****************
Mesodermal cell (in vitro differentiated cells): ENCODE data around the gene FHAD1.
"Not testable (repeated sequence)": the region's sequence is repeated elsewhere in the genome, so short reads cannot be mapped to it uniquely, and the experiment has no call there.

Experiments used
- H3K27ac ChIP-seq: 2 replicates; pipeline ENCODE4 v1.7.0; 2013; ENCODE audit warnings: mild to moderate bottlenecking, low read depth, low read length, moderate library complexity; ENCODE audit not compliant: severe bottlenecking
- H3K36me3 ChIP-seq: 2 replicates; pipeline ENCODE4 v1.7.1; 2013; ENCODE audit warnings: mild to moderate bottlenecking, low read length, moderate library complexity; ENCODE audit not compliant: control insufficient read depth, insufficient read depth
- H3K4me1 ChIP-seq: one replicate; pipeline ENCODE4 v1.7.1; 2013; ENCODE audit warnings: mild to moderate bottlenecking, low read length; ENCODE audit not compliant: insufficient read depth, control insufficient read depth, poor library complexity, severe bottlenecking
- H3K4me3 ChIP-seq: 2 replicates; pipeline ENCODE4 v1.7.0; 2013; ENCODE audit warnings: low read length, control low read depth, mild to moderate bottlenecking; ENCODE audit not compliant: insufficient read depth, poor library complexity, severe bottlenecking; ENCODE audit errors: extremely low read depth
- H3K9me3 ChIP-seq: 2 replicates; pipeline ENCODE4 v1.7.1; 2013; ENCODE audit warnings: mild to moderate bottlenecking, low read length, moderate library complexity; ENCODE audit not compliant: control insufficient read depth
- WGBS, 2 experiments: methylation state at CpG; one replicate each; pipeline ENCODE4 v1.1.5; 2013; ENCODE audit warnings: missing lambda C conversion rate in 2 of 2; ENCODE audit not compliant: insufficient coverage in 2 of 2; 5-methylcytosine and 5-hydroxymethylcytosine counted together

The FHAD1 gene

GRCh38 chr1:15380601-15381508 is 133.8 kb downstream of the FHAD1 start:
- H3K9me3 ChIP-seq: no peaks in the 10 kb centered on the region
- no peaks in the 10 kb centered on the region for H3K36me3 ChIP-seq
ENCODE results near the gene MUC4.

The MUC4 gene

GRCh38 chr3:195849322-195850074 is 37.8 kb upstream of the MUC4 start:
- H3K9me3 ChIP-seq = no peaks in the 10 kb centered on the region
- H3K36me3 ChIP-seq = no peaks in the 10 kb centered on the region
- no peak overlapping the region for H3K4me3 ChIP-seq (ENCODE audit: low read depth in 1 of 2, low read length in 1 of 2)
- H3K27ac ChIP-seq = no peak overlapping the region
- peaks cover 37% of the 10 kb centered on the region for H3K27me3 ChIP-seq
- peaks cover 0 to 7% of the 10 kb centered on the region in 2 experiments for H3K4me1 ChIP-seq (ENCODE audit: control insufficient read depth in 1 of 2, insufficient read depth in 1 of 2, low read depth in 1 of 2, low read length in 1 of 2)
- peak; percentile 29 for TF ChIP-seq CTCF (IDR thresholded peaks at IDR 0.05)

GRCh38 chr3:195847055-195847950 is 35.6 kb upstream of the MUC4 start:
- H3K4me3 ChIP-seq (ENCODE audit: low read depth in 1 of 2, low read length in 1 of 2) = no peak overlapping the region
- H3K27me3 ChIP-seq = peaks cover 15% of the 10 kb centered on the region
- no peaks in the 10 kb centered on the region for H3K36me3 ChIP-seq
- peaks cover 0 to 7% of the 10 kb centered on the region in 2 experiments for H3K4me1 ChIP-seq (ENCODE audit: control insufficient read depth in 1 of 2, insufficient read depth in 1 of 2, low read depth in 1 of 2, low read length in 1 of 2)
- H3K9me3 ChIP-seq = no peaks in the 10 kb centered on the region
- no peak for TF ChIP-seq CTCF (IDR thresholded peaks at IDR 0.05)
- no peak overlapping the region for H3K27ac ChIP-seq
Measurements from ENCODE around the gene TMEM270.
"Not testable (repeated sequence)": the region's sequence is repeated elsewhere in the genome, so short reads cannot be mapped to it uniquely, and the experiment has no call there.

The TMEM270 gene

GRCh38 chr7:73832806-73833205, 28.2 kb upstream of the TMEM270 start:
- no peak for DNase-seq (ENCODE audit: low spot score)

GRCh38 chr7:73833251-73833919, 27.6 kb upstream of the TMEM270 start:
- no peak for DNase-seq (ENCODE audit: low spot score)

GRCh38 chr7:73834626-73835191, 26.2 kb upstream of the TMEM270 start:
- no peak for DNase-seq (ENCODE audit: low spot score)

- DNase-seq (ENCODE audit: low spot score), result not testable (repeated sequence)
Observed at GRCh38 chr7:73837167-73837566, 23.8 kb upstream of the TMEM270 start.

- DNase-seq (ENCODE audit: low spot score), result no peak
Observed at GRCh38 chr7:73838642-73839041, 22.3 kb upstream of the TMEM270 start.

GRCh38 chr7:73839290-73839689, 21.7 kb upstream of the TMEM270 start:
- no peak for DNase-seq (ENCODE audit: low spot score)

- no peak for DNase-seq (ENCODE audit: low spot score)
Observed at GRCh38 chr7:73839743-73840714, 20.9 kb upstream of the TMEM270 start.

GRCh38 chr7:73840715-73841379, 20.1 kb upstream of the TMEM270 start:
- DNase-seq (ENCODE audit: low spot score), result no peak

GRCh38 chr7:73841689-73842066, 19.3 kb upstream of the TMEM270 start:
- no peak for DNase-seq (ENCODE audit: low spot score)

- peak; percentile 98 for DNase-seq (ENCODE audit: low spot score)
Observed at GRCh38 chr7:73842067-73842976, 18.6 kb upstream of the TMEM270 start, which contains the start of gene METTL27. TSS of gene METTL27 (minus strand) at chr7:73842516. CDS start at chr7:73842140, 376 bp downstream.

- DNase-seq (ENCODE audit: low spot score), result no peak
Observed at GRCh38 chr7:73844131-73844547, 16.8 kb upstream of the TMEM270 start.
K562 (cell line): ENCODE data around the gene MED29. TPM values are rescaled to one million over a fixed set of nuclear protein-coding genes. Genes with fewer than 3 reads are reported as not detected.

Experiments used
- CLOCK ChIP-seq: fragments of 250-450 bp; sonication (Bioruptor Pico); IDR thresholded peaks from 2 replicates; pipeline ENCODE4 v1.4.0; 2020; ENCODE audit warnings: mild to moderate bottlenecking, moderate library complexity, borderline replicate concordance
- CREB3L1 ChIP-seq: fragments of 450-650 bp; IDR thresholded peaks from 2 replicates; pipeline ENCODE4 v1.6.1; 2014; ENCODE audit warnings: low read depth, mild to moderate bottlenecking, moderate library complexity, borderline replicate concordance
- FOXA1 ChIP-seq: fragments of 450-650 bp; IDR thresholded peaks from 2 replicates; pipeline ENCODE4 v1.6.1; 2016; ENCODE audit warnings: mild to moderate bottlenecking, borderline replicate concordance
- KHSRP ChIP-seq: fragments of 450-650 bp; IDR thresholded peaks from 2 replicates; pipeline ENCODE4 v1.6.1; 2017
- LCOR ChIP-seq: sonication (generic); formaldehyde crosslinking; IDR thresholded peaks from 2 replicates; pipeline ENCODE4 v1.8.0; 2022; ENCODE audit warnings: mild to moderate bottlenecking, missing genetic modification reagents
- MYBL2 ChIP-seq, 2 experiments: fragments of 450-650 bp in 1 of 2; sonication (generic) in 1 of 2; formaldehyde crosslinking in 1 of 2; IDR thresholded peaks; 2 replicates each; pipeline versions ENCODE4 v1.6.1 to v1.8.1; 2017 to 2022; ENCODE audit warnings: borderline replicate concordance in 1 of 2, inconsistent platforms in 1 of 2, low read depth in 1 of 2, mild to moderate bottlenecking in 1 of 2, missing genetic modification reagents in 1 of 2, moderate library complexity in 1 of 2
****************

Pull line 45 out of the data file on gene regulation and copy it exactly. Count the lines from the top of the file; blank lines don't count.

GRCh38 chr7:73839290-73839689, 21.7 kb upstream of the TMEM270 start: